Sunday, October 29, 2006

I don't drink Coffee

I didn't drink coffee or like it...that is until I went to a Starbucks Tokyo in Aoyama with a friend a had an iced cafe mocha, or something like that. I don't remember. For about $3.50, it was high-priced, but absolutely DELICIOUS! I thought -- why am I holding out on this wonderful drink? I should drink it more often! So back in Toronto, when a new Starbucks at work was opening up, there was a free 'friends and family' party I went to check it out. Free coffee. Anything you want. After a few dozen questions to help understand what I must have ordered in Tokyo, I narrowed down my choice. The result? A strong, bitter, not sweet espresso that didn't resemble at all what I had in Tokyo.

Hmm...I'm now at a standstill. I don't think I'll be drinking that same thing drink again. Back to Tokyo to figure out what I am missing.

Thursday, October 26, 2006

Crazy Does It -- Rehearsing

Hey there -- now that I'm back in Toronto I've been rehearsing with the Asiansploitation comedy troupe -- a really crazy, fun and really cool bunch of people. One of the funnest rehearsals was a week ago Tuesday where, chez Max, we warmed up to music and a follow-the-rotating leader dance across his loft apartment. And after some earnest work on our scenes, we did some highly engaging Improv scenes (Paulyn as a weeping-willow table??), more music, new hairstyles, voguing (Susan to the 'bpf-ffff, bpf - fff" beats from Glenn). Meet Max's rocker dude friend, Hiro from Japan visiting for the evening. Good time!

Sunday, October 22, 2006

Blog -- Phase 2

My blog is ready to evolve to phase 2. I originally created this to share stories and updates from Japan travels, but I've decided that geography should not be the limiting factor. I can share stories and updates from anywhere, even from Toronto.

There are a couple things I need to figure out (thinking aloud) -- first is what style of blogging should I do? I'm deciding between free flow, semi-long form, journal style writing, versus pics plus short tidbits that may not be overly meangingful, but that people with short-attention spans can read.

Second, I'm thinking of getting a compact digital camera to share the sights, colours and moods that surround me. Or should I create a video blog?

Saturday, October 21, 2006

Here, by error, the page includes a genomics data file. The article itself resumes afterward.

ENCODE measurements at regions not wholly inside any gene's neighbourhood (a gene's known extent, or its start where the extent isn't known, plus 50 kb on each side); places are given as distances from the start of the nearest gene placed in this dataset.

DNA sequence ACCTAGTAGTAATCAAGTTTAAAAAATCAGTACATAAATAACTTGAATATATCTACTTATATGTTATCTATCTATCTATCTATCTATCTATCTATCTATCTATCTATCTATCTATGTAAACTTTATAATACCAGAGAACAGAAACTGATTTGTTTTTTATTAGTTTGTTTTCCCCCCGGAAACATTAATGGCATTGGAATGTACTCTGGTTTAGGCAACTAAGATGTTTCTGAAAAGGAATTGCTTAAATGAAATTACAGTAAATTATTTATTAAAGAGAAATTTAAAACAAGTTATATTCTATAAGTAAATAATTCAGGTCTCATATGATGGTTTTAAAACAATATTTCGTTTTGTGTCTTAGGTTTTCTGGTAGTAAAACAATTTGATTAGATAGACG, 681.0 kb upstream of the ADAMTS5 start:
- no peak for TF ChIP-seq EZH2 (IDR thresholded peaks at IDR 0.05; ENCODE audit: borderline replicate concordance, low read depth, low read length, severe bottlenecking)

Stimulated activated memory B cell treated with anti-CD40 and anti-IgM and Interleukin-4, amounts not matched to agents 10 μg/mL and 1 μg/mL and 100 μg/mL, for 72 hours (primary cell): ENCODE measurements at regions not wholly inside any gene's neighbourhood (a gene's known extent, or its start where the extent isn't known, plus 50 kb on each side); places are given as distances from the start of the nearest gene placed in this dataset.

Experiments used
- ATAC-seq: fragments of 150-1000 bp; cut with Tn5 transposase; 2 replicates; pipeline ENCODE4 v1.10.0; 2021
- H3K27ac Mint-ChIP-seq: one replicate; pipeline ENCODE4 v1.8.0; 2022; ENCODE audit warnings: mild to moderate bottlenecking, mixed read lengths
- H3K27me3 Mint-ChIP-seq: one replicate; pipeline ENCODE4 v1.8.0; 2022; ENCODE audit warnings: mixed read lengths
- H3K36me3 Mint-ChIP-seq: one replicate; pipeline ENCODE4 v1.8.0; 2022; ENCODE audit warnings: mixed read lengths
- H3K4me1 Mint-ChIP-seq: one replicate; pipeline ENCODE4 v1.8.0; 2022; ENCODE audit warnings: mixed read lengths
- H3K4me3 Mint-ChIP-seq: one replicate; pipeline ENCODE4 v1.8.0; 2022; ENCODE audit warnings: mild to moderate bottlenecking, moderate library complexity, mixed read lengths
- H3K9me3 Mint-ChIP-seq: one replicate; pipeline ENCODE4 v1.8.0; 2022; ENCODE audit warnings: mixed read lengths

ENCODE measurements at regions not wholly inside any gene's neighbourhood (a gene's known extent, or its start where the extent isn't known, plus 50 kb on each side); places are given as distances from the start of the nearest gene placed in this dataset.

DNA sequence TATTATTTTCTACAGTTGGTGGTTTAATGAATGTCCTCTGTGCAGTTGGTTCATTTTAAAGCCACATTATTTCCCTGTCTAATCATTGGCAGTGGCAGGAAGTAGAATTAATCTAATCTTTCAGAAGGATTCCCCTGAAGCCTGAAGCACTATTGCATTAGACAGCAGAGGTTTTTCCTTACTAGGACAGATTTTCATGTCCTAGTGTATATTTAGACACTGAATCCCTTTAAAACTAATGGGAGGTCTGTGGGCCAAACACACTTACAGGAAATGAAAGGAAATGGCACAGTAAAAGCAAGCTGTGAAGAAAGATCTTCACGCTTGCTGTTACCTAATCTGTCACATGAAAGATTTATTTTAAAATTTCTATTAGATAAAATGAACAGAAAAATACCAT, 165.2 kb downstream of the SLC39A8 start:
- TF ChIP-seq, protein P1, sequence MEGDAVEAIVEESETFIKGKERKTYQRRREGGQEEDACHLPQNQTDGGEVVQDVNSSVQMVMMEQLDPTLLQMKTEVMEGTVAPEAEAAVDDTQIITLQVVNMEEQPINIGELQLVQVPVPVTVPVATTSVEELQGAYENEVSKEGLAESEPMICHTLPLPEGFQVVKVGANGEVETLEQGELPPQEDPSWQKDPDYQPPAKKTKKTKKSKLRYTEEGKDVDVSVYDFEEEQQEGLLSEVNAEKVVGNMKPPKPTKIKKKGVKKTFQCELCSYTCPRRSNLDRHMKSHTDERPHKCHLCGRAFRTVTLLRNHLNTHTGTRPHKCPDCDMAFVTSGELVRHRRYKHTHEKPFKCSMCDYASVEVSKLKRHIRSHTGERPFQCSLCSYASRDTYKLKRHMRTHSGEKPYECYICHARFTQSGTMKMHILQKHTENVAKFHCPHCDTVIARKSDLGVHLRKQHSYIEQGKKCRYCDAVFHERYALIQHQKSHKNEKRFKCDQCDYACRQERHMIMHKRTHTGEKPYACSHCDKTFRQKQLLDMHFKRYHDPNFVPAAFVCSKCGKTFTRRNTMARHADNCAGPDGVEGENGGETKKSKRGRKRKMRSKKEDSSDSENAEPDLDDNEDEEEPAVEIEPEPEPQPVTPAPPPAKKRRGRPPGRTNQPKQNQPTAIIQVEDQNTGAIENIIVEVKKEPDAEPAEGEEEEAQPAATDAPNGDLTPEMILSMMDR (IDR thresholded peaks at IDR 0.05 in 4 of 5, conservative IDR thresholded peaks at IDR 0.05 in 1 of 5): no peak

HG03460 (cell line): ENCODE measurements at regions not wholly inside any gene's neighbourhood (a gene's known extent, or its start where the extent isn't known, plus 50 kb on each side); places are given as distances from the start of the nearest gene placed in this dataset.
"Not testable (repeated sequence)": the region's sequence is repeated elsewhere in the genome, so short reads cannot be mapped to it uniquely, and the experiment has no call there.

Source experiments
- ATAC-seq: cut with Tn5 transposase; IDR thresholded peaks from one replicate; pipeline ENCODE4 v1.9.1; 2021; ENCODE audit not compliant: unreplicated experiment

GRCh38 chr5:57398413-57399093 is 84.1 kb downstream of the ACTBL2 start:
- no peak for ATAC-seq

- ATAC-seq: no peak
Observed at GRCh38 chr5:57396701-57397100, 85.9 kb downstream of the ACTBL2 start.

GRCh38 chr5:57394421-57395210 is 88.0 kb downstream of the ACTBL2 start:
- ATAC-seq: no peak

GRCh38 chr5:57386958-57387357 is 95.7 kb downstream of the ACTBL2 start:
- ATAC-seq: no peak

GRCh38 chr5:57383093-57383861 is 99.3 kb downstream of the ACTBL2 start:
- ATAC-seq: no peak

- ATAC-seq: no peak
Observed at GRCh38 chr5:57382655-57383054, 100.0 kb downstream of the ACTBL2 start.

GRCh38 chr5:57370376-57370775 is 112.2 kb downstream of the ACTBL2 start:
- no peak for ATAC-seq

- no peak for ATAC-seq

Yesterday -- All my Troubles...

Ricky's classmate in Nara welcomed us into their home for some Nabe (Japanese hot-pot). Delicious -- in particular the gloopy rice cake dumped right into the pot creating smells of burning. But still delicious. Afterwards, Ricky graciously volunteered my piano playing skills to which I played Bach, Beethoven, some Japanese pop, and by special request, ahem...some Beatles complete with vocal accompaniment. They were so impressed, they only wished they had advance notice so that they could invite their children back home, and all their friends in Nara to come over to listen! How very generous of them to say so! When I think back to Japan, all my troubles seemed so far away!

Mister Donut Marketing Machine

It's true! Mister Donut seems to be the biggest donut franchise in Japan! While the localized donuts were good -- my favourite being the french cruller partially dipped in chocolate with whipped cream layered in betweeen -- what was cool was the scratch and win promotion, each card with a $3 purchase. We lost, but could trade in 8 cards for a cool Mr. Donut 8-inch ceramic bowl and wooden spoon! A nice memento of Japan! Nara Mr. Donut: I'll miss you!

Reverse Culture Shock Question

Some friends asked me if I endured reverse culture shock when I came back from Japan. Indeed I did, but perhaps not the ways I would have thought in the past: the biggest was returning from vacation to work. Few responsibilities, eating, on-sens, and having fun --> regulated urban routine.

Kyoto times 3

This was my 3rd time in Kyoto -- a simple, fun, yet crowded day in Kyoto with tourists flooding the streets on a Japanese national holiday. Ricky and I could barely get a picture-perfect shot with a stream, temple and momiji (Japanese maple tree) leaves changing colour in the background.

Thursday, October 12, 2006

American Street

America-Ya! Check out this Chinatown-like street -- street vendors selling cut-price goods like Fukuoka cod roe.
$2 fresh coconut water is novel, but over-rated.
Very colourful and close to Ueno station. Check out the dried squid!
Notice in the sky on the sides are barbed wire. That's where the subway and trains roar past every few minutes.
Matsutake mushrooms at a steep discount ($20 for 3 pieces??)!

Escalator -- both sideways and up and down.